Dr. Ron Eaker, author of the book Healthy Habits for a Fit Family, said he began emphasizing family exercise to his patients after reading research about the influence mothers have on their family's habits.  Chantel Sampson and Jenna Brenan, co-owners of J’Adore Dance couldn’t agree more. They see many active families come through the studio doors each week and they try to be leaders not only at the studio for other families but promote an active and healthy lifestyle for their own families.  They believe that parents who exercise with their children not only get healthier, but strengthen the family's bond.  Want to get active? There is no better way to do it then together as a family!  

Both Chantel and Jenna love finding ways to get active with their families.  Chantel, mother of 3 (now 11, 11 and 13), has always been actively involved in not only dance but various other year round sports.  She and her husband played on a co-ed soccer team for almost 10 years.  Most of the team was made up of couples giving it a family atmosphere and their kids playing along the sidelines. Chantel’s children now play club soccer and have developed a real passion for the sport.  The same can be said for their family hiking adventures, watersports and downhill skiing.  “We included our children in everything we did right from the start.  They grew up not only watching us be active but participating along the way.”  Jenna, mother of 2 boys 4 and 6, is an avid runner in addition to teaching dance and fitness at the studio.  This past summer she ran a half marathon with her husband and boys cheering her on.  As a family, Jenna loves hiking, skating, swimming and boating at the lake. This winter she and her husband got to share their love of snowboarding and skiing with their boys for the first time. Both Jenna and Chantel feel strongly that parents who exercise with their children are not only teaching them how to live a healthy lifestyle, they are also reinforcing the family bonds and creating wonderful family traditions. It’s fantastic for super-busy parents who wouldn’t get as much exercise as they need without incorporating their kids in the process.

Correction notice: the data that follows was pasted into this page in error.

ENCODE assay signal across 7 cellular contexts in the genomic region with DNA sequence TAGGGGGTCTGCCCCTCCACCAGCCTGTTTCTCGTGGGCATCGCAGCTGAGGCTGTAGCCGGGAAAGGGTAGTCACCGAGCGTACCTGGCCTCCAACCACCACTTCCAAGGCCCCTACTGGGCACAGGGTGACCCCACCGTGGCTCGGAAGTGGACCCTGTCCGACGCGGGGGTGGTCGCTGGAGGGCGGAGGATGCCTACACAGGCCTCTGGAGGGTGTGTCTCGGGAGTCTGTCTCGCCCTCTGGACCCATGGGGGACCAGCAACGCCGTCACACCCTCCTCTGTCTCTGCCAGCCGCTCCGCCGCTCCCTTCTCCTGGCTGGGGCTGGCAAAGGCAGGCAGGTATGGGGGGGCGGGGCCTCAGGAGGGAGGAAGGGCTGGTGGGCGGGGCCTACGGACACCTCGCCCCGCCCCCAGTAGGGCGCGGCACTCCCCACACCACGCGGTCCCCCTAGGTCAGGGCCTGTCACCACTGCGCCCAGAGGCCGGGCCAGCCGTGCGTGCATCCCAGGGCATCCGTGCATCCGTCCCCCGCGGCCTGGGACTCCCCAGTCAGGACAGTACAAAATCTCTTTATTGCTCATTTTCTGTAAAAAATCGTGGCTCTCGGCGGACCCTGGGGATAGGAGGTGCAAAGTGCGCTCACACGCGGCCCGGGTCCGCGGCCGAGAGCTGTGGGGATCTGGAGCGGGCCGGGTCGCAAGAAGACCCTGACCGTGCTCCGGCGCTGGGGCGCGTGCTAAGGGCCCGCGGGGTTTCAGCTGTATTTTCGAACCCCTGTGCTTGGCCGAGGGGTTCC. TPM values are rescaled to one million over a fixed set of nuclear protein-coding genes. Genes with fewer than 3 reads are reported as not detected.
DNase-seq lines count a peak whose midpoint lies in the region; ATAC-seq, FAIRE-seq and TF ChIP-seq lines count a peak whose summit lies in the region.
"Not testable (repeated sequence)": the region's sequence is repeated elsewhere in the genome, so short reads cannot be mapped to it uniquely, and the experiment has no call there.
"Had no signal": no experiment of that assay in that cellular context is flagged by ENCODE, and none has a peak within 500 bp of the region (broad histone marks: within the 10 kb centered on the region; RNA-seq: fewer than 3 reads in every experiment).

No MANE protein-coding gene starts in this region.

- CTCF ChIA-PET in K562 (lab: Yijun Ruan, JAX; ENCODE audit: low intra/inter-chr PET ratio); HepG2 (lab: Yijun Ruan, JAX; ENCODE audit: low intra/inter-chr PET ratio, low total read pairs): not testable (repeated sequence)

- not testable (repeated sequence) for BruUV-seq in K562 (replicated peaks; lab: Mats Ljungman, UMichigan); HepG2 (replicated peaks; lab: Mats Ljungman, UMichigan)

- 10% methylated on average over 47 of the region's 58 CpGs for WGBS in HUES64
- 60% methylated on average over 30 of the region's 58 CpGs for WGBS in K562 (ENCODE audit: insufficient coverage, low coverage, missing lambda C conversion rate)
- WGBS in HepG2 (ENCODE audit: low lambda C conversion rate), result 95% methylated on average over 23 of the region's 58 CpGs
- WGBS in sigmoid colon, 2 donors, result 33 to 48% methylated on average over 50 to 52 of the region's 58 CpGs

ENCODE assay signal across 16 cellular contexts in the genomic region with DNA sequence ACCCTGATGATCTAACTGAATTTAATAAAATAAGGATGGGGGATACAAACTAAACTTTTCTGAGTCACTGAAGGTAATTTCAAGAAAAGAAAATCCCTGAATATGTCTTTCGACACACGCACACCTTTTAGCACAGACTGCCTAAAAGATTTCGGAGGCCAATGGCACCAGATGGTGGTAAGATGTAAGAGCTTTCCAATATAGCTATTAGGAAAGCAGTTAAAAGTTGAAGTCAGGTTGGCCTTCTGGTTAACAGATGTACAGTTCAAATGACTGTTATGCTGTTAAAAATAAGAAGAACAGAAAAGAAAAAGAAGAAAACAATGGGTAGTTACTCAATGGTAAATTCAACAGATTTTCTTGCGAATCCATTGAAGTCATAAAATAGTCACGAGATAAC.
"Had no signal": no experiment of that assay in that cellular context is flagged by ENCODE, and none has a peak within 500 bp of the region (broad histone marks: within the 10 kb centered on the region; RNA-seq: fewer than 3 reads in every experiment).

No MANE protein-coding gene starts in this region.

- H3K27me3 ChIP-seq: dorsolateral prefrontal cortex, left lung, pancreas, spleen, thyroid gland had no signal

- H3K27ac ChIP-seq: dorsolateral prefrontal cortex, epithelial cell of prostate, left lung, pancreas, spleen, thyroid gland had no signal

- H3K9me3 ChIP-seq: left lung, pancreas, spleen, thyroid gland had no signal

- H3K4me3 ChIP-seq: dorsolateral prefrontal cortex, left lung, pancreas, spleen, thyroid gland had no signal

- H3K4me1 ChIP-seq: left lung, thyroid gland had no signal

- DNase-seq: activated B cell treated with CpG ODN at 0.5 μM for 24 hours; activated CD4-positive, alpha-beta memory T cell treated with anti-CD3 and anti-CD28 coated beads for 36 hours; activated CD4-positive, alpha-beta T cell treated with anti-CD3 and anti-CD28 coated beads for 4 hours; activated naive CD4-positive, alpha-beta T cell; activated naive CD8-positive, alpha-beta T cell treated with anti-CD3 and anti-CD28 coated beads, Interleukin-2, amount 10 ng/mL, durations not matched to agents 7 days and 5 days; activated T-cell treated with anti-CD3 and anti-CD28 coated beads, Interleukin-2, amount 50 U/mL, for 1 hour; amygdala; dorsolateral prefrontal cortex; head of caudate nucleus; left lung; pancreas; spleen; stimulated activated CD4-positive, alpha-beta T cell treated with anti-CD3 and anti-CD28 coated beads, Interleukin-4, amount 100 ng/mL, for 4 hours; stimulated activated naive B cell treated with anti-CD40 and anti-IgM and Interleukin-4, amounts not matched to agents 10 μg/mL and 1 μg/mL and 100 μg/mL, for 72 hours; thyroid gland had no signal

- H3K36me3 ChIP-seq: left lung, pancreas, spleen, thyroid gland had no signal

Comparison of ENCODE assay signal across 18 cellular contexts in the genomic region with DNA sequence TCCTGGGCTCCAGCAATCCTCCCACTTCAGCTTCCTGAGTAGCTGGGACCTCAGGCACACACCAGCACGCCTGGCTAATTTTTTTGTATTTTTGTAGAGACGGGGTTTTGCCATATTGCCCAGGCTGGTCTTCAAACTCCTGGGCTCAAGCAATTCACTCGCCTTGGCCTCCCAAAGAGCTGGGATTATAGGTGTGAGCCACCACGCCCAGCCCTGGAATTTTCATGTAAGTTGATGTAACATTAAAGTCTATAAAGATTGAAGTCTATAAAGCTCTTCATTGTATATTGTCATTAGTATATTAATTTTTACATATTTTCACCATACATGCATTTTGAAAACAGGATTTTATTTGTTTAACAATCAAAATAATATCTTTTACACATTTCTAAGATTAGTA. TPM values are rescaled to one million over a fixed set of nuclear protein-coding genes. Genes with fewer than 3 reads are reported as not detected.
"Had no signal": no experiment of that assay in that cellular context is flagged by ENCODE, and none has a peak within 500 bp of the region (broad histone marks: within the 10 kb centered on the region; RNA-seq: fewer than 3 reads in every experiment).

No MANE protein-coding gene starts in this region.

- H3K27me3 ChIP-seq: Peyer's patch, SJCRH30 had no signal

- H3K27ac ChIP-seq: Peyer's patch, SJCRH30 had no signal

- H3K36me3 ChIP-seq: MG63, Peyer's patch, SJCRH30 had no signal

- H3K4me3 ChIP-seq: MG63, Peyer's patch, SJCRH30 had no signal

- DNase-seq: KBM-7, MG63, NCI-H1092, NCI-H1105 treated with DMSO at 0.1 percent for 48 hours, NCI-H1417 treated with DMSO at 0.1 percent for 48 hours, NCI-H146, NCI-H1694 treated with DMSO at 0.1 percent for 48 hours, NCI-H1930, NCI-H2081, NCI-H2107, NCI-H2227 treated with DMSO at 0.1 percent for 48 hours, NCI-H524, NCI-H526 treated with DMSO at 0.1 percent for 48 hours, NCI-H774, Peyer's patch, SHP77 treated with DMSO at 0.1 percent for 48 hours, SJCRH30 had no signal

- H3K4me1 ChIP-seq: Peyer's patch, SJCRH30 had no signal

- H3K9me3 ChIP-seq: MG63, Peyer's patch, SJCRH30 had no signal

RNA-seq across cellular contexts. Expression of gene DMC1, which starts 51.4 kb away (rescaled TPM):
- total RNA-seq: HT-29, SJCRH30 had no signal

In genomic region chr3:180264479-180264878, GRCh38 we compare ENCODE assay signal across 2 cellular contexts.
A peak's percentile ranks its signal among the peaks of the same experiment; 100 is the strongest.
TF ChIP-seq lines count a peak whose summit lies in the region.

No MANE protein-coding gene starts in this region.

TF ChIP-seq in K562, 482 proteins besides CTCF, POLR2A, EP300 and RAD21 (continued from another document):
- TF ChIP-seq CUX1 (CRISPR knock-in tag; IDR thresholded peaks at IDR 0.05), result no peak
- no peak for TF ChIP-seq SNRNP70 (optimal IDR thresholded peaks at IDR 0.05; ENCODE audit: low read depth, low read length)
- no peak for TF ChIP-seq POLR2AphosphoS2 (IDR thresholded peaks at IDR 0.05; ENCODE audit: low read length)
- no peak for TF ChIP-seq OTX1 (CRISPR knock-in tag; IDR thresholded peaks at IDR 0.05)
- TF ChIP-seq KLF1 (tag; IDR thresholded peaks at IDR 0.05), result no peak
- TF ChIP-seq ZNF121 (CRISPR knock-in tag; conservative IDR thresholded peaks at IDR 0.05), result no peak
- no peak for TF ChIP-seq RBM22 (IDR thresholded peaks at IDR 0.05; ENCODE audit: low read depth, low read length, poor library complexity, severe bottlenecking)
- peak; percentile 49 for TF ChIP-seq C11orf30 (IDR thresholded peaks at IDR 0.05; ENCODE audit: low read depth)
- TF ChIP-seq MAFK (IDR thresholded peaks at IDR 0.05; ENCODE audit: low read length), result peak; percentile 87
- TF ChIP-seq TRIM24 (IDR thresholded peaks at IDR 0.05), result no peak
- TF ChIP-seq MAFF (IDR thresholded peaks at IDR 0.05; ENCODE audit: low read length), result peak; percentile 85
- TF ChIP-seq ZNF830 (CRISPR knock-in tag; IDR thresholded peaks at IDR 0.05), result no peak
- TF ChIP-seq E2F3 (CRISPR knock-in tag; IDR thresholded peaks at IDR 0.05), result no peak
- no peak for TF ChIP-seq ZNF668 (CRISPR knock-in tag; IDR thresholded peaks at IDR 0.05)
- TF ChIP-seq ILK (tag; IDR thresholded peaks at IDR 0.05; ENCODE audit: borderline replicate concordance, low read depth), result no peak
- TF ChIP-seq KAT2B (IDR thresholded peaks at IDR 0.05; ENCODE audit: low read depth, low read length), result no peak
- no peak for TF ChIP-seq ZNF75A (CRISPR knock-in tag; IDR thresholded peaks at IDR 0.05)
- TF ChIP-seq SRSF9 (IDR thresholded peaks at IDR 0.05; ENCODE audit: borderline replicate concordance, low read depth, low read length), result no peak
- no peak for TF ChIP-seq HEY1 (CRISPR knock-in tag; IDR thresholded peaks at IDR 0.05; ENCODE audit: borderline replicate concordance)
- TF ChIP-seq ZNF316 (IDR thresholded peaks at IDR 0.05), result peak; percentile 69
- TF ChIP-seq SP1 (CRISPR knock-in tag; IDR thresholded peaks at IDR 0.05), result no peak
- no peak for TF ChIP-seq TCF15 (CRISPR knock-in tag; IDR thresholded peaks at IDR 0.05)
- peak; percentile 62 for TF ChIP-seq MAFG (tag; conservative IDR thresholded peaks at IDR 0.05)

Both ladies love having a place where families can get active.  At J’Adore Dance there is something for everyone. FamilyFit Warriors is a new program they are offering this spring.  Need some ideas on how to get started working out as a family while having fun? This is the perfect program.  Parents and their kids move through fitness routines, obstacle courses and partner toning sections while listening to fun, motivating and family friendly music.  For moms and babies there are dance fitness baby wearing classes, such as Pump and Groove Mama, Ballet Barre Mama, and Salsa Mama. Looking to move, dance and sing with your kids? J’Adore is proud to offer award winning Intellidance® classes ranging from Babies (3-12 months), Tykes (13-23 Months), Tots (2-4 years) and Family (multi-age).  

Chantel and Jenna also recognize the importance of taking time for themselves.  J’Adore offers a variety of adult fitness classes such as DanceFit, Dancer Body Bootcamp, PiYo, Garuda Conditioning and Pump and Groove.  Both ladies and their staff continue to work on staying educated in the latest techniques and certifications so they can make sure they are bringing J’Adore families the very best programing possible.  

By keeping J’Adore a family focused studio, Chantel and Jenna have watched friendships develop throughout many of the classes. It is a great place to meet new people and develop a social network.   Dr. Vonda Wright, MD speaks about the importance of exercising in groups of friends or family.  In her online blog she states, “Exercising in groups of friends or with family is actually better for your brain.  Your neurons really get fired up when you add social contact to exercise.  The social support of a group you are comfortable in seems to minimize the stress and maximize the benefit of exercise on your brain.”  Chantel and her husband met on the dance floor and to this day love dancing together.  This fall, Ms. Heather and her husband Michael tried one of J’Adore’s new program, Garuda Conditioning, together. This weekly “date” has become a special part of their week.  “What I like about taking a class with my husband,” Heather explains,